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  (Source: ICanHasCheezBurger)
Leading neuroscientist accuses government-funded researcher of deception

The Defense Advanced Research Projects Agency (DARPA), the premier funding branch of the Pentagon, has poured $5M USD into a project with IBM to make electronics that mimic the "size, function, and power consumption" of a cat brain.  And last week, it appeared that a major breakthrough had been made with IBM’s lead researcher on the project, Dharmendra Modha, claiming to have simulated all the neurons and synapses of the cat brain on a supercomputer.

Now the accuracy of that claim and the validity of the project is being called into question.  Henry Markham, a leading neuroscientist blasted the project and Mr. Modha's claims calling them a "hoax".  Ironically, Mr. Markham also works on a project affiliated with IBM, dubbed "Blue Brain".  He complains that Mr. Modha simply put together a "PR stunt here to ride on Blue Brain.”

He describes in an open letter to Bernard Myerson, IBM’s Chief Technology Officer, "What IBM reported is a scam - no where near a cat-scale brain simulation.  I am absolutely shocked at this announcement. Not because it is any kind of technical feat, but because of the mass deception of the public."

He continues:

All these kinds of simulations are trivial and have been around for decades - simply called artificial neural network (ANN) simulations. We even stooped to doing these kinds of simulations as bench mark tests 4 years ago with 10’s of millions of such points… If we (or anyone else) wanted to we could easily do this for a billion “points”, but we would certainly not call it a cat-scale simulation. It is really no big deal to simulate a billion points interacting if you have a big enough computer. The only step here is that they have at their disposal a big computer. For a grown up “researcher” to get excited because one can simulate billions of points interacting is ludicrous.
This is light years away from a cat brain, not even close to an ants brain in complexity. It is highly unethical of Mohda to mislead the public in making people believe they have actually simulated a cat’s brain…. That IBM and DARPA would support such deceptive announcements is even more shocking.

Mr. Modha had claimed last week that his simulation of a billion neurons and 10 trillion neural synapses on IBM hardware was roughly the equivalent of a cat brain.  His colleagues lauded the accomplishment, with some comparing his work to the magnitude of work done on the Large Hadron Collider project.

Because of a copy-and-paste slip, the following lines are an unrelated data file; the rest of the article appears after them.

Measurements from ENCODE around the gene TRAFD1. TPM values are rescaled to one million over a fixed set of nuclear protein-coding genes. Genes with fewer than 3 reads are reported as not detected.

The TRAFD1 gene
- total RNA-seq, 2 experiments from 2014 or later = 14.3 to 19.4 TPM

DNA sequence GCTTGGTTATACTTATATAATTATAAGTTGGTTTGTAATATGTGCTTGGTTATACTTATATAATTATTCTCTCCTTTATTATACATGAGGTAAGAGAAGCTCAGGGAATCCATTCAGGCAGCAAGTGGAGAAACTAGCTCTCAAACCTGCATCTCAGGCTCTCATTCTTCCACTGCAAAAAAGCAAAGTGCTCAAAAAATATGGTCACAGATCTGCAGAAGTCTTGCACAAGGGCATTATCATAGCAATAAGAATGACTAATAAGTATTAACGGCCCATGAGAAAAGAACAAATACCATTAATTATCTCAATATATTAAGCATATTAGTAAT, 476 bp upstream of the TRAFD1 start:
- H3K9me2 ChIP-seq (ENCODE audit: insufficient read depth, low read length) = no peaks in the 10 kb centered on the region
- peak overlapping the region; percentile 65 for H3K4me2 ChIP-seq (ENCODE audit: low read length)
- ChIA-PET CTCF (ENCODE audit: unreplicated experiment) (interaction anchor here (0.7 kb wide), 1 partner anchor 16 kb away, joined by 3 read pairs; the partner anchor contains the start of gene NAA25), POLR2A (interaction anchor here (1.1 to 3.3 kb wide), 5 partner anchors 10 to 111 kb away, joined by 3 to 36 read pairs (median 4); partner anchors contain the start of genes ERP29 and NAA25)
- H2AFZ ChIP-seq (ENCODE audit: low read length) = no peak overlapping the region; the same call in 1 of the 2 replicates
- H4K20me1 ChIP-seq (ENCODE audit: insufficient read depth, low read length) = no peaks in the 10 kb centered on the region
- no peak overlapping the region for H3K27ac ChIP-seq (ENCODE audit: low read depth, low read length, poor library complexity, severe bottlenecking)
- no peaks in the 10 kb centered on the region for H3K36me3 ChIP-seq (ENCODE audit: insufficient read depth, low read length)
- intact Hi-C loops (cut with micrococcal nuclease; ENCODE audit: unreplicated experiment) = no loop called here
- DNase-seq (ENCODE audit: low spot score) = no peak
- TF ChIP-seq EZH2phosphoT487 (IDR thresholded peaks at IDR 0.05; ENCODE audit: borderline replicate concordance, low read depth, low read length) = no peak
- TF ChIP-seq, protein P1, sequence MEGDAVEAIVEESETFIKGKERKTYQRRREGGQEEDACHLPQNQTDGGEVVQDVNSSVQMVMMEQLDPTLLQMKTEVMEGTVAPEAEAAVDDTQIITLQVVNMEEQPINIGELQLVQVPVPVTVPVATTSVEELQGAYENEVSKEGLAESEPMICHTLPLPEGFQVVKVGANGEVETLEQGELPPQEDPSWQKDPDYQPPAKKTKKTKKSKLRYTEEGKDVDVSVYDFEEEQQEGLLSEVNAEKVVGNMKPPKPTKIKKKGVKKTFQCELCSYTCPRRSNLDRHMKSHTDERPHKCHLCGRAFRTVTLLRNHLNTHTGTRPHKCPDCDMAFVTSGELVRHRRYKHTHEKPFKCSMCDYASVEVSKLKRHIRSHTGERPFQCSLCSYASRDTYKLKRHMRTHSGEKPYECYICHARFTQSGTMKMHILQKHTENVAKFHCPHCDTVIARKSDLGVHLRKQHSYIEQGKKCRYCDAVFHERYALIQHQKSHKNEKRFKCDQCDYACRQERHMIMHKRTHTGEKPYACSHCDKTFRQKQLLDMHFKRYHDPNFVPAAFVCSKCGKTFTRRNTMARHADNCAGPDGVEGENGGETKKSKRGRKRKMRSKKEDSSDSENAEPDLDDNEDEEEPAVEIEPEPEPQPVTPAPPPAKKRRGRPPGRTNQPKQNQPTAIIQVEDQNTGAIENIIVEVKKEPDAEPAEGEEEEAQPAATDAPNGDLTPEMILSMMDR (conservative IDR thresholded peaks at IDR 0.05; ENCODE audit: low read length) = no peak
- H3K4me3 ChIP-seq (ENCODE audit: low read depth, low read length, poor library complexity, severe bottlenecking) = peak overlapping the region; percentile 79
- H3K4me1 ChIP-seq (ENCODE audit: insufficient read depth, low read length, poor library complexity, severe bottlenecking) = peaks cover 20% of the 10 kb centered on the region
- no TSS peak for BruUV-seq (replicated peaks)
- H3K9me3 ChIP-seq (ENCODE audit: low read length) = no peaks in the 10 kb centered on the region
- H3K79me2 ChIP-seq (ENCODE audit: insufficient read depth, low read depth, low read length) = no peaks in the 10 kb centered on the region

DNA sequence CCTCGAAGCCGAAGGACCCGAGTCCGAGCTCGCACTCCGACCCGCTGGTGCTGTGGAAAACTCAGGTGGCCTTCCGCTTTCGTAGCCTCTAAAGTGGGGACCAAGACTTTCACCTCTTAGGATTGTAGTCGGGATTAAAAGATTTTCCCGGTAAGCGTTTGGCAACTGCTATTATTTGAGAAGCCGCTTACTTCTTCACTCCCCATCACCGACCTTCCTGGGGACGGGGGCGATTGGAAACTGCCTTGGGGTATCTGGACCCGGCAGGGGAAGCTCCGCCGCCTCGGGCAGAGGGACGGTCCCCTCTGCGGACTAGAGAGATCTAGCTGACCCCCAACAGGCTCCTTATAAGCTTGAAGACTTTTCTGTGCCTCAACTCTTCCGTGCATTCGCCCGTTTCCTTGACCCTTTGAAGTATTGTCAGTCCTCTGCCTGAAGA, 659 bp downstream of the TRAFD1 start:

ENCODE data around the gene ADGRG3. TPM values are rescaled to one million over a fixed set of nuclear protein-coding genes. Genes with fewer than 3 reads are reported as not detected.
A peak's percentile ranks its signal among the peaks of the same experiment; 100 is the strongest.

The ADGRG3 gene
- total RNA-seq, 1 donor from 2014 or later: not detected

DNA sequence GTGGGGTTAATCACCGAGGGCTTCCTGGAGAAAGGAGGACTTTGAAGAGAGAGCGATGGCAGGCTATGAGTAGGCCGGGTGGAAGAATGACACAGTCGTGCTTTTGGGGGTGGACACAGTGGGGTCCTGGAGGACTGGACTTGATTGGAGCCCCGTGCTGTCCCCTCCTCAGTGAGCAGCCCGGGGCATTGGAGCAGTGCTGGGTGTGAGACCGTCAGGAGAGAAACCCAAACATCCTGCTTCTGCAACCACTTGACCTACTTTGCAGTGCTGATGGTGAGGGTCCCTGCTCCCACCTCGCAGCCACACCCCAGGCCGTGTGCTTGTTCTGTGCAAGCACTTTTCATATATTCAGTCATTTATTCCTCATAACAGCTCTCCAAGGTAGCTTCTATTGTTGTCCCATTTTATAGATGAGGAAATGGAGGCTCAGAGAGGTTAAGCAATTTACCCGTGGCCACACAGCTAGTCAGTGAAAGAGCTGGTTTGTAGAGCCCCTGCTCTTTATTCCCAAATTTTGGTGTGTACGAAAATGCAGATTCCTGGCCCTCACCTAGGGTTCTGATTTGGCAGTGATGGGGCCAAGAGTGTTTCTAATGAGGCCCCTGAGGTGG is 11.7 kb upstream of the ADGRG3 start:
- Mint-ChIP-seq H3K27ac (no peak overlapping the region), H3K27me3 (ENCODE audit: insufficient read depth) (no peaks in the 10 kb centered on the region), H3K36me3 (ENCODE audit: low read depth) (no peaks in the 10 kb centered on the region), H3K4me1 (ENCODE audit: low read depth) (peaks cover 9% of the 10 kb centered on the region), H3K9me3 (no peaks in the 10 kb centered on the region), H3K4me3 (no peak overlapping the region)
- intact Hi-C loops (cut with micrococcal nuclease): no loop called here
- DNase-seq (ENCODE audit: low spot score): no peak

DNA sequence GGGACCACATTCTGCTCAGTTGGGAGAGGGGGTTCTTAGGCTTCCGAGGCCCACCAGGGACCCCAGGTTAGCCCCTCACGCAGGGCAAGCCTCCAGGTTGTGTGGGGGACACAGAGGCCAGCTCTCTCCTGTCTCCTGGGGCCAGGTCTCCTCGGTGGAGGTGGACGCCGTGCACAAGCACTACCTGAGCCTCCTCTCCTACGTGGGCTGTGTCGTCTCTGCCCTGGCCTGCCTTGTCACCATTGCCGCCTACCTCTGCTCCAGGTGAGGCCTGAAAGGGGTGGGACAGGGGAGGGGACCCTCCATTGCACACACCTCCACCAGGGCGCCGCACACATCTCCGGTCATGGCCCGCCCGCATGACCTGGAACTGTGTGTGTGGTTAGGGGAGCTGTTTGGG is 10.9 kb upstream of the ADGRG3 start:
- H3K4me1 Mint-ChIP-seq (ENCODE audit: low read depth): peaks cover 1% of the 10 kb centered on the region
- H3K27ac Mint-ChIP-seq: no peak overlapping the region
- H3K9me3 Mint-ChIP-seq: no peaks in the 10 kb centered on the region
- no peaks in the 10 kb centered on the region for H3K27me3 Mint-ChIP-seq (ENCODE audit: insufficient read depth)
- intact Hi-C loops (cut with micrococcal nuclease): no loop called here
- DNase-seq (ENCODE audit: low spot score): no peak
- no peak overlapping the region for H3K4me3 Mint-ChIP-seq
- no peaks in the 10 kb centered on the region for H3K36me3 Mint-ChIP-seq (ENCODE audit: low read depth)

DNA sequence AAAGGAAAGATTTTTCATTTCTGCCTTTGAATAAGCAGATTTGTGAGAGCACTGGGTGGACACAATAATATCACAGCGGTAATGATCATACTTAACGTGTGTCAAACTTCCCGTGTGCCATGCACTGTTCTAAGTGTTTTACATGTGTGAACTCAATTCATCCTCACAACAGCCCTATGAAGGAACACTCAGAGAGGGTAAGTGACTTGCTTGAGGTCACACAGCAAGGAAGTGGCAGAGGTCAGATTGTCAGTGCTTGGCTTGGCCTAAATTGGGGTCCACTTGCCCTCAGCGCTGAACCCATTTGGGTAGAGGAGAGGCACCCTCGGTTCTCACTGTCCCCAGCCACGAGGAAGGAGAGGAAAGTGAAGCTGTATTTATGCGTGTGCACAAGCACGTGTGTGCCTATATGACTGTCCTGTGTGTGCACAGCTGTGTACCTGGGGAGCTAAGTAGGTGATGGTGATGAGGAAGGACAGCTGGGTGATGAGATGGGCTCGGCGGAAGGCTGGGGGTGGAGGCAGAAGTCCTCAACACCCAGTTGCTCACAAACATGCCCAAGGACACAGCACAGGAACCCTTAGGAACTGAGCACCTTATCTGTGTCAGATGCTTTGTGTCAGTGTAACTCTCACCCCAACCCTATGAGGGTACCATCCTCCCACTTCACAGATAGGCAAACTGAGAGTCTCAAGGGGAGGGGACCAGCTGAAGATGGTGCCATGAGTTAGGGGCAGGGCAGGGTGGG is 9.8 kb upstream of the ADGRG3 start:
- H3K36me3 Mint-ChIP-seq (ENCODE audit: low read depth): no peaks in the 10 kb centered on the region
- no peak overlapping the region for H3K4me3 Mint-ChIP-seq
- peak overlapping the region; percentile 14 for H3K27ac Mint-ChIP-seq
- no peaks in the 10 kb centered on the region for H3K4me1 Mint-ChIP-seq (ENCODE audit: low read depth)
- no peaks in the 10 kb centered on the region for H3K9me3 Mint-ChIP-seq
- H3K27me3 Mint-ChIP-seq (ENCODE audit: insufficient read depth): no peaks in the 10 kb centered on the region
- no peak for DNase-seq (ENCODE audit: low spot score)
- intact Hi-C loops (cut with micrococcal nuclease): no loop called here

Mr. Myerson's criticism is diverse.  Among other things he says that the point representation of neurons are incomplete as they don't simulate the complex effects of ion channels or more complex phenomena like neuronal branching. 

He says the "brain" developed isn't even as complex as an ant brain and is hardly praise worthy.

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it's different
By mahax on 11/24/2009 10:58:05 AM , Rating: 2
animal brain is a sum of all it's input and output (action, reactions). We are defined by our lives and if you just set up these neurons in software, what will they do? Interact randomly? Animal brain starts it's growth from only a couple of (I presume) specialized cells which then form up by some plan or logic. Setting up billion of them just like that would, in my mind, seem to equal only braindead. The software would have to be able to "grow" the brain first...

RE: it's different
By grath on 11/24/2009 12:12:21 PM , Rating: 2
It would be braindead in the sense of a CPU not being plugged into a motherboard. The point is to not just simulate the brain, but also to simulate the inputs and outputs you speak of and how the brain processes them. Its better to start with a developed adult brain, determine some basic I/O functionality, then work incrementally backwards from there toward a less developed.

You are probably right, that to truly simulate complex emergent behavior from a biological system would require the system to develop under I/O exposure from the early stages, but it is better to reverse engineer the finished product than to start with a couple brain stem cells and try to recreate evolution.

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